Sunday, March 6, 2011

A Much Needed Rest

We are a nation of people who do. Action is our heritage; we were born out of a pioneer spirit fueled by unfailing energy and industriousness. We are constantly constructing, re-arranging, and destroying our environment in a frenzy of activity. If you are a college student, this description of the American Spirit is never more appropriate than during midterms. For many of us, the coming week is one of the busiest of the year, that magical time when exams, scholarship and internship applications, work, and spring break preparations combine to create a tornado of caffeine hangovers and stress dreams. I am sure we are all feeling the pressure. I know I am.

As those of you who attended interdenominational service this morning, or who listened over the radio know, Dean Hill spoke of substituting action for reflection. In the Gospel reading: Matthew 17: 1-9, Peter, on seeing Jesus transfigured, is immediately moved to act. Before he finishes voicing his dreams of construction to Jesus, however, God speaks, saying: "This is my Son, whom I love; with him I am well pleased. Listen to him!" (Matthew 17: 5-6)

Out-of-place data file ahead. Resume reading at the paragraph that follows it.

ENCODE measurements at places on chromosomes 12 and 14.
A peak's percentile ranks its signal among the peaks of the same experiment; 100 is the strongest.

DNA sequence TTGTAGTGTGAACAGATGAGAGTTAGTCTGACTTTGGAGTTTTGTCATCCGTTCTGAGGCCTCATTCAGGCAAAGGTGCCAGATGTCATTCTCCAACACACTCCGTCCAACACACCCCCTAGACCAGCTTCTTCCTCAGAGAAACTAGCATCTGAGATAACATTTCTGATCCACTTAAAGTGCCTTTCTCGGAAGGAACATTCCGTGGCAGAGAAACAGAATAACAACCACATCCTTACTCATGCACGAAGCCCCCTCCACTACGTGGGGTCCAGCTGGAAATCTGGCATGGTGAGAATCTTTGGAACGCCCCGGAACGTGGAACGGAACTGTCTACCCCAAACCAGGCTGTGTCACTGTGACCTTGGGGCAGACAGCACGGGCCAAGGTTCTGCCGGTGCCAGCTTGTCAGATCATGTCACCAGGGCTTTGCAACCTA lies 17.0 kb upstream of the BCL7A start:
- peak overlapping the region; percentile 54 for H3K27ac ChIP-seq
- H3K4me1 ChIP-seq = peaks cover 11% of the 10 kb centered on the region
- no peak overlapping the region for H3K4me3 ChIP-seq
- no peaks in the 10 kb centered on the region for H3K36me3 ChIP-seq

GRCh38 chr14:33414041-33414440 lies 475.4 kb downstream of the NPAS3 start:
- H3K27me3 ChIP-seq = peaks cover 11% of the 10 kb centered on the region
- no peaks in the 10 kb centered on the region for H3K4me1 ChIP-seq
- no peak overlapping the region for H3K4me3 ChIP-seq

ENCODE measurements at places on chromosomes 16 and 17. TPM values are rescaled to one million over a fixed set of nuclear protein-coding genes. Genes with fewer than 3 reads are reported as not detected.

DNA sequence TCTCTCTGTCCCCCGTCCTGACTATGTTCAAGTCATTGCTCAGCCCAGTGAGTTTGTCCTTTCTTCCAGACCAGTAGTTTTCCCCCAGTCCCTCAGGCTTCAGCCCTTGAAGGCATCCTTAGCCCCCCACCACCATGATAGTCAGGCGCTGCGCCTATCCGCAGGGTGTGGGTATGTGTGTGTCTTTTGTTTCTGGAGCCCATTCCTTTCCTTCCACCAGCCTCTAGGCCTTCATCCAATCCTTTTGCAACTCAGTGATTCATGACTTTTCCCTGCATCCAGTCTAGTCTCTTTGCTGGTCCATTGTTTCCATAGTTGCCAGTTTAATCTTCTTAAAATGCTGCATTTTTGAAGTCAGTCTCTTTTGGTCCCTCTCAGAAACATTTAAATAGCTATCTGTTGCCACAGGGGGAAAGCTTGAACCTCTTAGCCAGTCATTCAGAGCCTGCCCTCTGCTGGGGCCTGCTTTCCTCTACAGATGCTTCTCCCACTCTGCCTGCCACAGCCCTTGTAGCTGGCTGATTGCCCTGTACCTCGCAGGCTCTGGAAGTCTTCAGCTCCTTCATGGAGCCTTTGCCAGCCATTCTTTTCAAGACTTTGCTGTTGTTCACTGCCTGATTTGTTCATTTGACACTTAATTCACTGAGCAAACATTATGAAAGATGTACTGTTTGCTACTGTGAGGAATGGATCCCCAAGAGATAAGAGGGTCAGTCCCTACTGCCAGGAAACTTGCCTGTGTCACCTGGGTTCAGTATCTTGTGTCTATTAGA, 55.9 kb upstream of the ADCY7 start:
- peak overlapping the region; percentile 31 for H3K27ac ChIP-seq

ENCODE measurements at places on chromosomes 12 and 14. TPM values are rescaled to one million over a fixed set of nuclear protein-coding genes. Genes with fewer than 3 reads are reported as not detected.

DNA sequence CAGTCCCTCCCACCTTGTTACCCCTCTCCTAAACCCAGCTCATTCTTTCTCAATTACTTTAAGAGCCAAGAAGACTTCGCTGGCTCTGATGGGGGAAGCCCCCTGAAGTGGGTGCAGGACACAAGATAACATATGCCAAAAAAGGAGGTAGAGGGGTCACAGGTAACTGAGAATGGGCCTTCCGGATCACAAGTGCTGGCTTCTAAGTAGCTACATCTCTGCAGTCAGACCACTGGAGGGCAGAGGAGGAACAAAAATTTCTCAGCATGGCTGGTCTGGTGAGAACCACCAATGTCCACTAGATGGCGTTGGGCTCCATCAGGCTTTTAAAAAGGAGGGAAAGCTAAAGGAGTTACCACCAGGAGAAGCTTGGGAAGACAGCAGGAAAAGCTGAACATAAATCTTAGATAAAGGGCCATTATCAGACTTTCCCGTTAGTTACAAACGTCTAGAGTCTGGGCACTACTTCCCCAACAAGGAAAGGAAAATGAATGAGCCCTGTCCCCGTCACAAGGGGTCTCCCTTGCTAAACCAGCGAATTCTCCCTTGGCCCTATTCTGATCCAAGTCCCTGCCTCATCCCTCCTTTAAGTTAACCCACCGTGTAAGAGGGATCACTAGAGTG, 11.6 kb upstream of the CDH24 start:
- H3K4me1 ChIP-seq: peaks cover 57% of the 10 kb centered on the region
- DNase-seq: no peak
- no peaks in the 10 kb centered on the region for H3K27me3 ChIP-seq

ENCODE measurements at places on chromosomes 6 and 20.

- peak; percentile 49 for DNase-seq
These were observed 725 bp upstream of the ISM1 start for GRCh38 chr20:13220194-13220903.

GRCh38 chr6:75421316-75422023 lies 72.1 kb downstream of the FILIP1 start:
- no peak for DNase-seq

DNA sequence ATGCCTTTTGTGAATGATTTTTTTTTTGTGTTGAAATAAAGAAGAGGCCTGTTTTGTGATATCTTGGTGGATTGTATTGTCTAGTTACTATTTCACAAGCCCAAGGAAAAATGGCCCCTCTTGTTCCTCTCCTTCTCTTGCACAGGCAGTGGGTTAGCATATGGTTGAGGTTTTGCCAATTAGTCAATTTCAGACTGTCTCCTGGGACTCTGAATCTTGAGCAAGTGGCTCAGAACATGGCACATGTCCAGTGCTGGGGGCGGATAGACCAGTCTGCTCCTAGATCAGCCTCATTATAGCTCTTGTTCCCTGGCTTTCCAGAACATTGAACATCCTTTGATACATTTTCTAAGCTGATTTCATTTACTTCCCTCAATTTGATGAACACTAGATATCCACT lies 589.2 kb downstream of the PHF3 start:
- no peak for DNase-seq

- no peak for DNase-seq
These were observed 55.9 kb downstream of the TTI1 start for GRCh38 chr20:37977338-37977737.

As people of faith, we often focus on our actions as Christians. We easily forget that we are daily receivers of grace, mercy, love, kindness. As important as it is to act on our faith, it is just as important to reflect, to meditate, and to listen.

This Wednesday is Ash Wednesday, the beginning of the forty day period of Lent. Just as Jesus retreated into the desert to meditate and pray, so are we called to use this time to prepare ourselves spiritually for the Easter celebration. Many Christians use Lent as a time to change a small part of their lives, giving up some luxury in order to use the absence of something to remind them of their faith. While this is a wonderful way to practice self-denial and a great way to be mindful of all of our blessings, I have another suggestion to make. As we move into Lent, instead of planning on doing or not doing something for forty days, it might be more spiritual, more beneficial, to open up a space in our lives for being still, being open, and receiving. God has so much to give us.

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